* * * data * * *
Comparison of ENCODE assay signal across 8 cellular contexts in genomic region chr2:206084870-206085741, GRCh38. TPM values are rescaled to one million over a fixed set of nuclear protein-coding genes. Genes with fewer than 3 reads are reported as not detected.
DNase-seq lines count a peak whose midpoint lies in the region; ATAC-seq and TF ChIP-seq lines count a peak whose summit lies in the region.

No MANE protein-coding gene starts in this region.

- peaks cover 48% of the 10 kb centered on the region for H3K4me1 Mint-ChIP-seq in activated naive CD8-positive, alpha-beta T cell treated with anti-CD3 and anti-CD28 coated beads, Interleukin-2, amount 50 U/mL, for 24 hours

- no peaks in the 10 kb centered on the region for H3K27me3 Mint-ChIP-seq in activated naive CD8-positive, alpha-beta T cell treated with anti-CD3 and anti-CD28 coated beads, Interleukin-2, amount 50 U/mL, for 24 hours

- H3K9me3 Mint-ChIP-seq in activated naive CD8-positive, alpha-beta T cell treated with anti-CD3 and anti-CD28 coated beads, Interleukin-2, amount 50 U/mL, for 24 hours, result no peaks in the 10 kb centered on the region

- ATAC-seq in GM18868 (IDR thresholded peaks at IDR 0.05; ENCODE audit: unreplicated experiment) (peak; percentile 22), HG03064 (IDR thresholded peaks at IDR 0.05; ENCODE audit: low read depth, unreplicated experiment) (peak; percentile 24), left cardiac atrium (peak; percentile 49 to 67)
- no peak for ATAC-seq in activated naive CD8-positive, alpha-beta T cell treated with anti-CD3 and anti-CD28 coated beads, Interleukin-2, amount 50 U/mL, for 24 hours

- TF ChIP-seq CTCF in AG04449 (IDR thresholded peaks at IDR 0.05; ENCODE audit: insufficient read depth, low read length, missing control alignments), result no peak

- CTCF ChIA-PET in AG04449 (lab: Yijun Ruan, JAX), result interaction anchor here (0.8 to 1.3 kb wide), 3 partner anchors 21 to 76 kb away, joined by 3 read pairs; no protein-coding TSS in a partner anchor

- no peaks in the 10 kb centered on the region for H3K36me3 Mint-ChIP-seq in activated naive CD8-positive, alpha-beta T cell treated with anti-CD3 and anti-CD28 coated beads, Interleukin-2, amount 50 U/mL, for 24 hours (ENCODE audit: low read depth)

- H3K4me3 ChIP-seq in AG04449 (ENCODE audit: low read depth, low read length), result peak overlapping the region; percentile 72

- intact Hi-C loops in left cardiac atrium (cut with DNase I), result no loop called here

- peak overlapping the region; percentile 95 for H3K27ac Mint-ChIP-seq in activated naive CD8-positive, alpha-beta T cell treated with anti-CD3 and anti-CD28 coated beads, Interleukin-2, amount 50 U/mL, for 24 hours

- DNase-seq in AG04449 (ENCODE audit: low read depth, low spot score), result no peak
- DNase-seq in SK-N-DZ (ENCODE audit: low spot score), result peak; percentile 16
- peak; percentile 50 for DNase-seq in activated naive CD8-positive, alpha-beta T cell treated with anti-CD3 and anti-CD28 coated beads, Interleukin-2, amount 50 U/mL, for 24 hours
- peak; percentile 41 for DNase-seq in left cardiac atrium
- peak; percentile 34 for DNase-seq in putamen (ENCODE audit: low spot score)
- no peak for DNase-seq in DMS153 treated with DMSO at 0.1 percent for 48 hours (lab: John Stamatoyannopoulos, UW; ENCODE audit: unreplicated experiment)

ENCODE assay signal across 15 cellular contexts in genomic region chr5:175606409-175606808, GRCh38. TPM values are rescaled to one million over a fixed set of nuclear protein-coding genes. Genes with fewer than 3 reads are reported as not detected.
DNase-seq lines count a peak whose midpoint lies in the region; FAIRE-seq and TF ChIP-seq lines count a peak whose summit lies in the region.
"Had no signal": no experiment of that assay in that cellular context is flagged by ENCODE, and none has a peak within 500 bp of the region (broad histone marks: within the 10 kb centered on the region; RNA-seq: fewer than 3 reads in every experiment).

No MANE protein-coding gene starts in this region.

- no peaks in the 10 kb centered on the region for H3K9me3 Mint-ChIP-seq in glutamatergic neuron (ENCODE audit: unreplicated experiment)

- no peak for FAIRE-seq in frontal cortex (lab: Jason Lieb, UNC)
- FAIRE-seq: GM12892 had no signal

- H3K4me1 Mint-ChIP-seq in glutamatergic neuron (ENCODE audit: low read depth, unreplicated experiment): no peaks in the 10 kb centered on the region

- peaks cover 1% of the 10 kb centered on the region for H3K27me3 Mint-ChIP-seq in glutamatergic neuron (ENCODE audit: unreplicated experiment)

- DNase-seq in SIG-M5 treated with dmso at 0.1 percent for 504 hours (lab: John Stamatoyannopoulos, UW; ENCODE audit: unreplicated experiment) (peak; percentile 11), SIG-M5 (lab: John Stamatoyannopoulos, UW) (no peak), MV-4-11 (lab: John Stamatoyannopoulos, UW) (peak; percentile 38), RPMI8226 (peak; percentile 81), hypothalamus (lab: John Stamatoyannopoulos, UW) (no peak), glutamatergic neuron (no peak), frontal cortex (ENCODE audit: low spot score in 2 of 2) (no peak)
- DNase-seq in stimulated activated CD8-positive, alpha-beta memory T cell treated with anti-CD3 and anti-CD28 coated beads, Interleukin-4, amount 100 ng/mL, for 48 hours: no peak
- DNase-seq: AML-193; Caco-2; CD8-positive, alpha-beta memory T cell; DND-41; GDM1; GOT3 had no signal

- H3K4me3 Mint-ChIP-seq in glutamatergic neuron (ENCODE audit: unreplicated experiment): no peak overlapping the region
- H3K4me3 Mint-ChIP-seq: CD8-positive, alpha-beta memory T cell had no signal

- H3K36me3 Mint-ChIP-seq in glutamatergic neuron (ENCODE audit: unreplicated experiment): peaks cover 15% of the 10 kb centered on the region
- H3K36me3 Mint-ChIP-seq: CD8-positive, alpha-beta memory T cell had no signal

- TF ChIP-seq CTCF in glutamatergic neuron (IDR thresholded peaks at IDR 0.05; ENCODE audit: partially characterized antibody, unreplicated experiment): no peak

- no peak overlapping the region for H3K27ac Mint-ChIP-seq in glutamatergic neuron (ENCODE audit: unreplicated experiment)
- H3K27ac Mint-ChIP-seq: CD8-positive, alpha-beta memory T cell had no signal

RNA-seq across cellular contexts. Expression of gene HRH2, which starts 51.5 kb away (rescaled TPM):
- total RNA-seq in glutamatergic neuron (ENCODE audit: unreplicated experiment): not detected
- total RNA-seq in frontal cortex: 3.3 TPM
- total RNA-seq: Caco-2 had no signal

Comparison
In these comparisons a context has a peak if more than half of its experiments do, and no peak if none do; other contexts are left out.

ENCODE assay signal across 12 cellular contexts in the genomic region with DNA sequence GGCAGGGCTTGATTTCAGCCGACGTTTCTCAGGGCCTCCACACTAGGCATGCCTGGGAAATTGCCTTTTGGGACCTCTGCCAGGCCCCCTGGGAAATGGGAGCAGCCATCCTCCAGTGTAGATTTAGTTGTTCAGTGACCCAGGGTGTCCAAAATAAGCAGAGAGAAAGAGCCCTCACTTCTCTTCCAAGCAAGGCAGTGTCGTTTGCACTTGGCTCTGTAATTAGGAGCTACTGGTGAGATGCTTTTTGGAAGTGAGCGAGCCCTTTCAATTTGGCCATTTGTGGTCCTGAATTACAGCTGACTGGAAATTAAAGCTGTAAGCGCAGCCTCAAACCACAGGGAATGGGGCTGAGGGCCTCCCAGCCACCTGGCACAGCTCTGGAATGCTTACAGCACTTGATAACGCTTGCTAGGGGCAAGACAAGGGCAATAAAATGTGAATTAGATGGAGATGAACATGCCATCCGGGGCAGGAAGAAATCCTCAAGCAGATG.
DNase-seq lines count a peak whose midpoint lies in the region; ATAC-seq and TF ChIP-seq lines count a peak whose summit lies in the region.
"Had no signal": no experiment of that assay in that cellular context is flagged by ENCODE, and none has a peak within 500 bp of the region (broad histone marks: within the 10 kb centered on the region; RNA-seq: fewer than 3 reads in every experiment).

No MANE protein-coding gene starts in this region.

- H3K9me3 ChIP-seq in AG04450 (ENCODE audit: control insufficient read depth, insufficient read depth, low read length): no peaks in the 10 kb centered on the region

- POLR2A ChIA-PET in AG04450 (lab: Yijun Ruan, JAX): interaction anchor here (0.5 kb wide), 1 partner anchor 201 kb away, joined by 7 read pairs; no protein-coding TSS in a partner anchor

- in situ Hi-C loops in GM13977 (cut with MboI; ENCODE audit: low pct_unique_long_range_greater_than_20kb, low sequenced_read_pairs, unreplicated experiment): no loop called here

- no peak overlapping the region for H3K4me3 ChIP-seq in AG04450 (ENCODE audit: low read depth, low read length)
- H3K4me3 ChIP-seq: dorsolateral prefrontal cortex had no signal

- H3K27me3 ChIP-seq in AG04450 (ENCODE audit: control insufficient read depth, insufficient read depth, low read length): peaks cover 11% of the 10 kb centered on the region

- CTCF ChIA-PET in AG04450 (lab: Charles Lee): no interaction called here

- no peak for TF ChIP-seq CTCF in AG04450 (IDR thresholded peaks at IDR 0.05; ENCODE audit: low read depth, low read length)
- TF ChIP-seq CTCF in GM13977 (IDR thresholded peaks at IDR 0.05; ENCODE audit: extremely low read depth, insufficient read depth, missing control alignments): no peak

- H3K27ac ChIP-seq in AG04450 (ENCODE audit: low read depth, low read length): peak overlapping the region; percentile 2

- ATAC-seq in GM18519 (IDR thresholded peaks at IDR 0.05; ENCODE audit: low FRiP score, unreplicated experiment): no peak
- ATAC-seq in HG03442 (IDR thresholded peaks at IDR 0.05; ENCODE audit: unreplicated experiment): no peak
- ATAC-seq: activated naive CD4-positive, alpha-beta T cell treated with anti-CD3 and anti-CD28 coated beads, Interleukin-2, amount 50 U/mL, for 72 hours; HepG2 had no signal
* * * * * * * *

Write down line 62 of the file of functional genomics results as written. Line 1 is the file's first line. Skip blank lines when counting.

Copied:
- ATAC-seq: activated naive CD4-positive, alpha-beta T cell treated with anti-CD3 and anti-CD28 coated beads, Interleukin-2, amount 50 U/mL, for 72 hours; HepG2 had no signal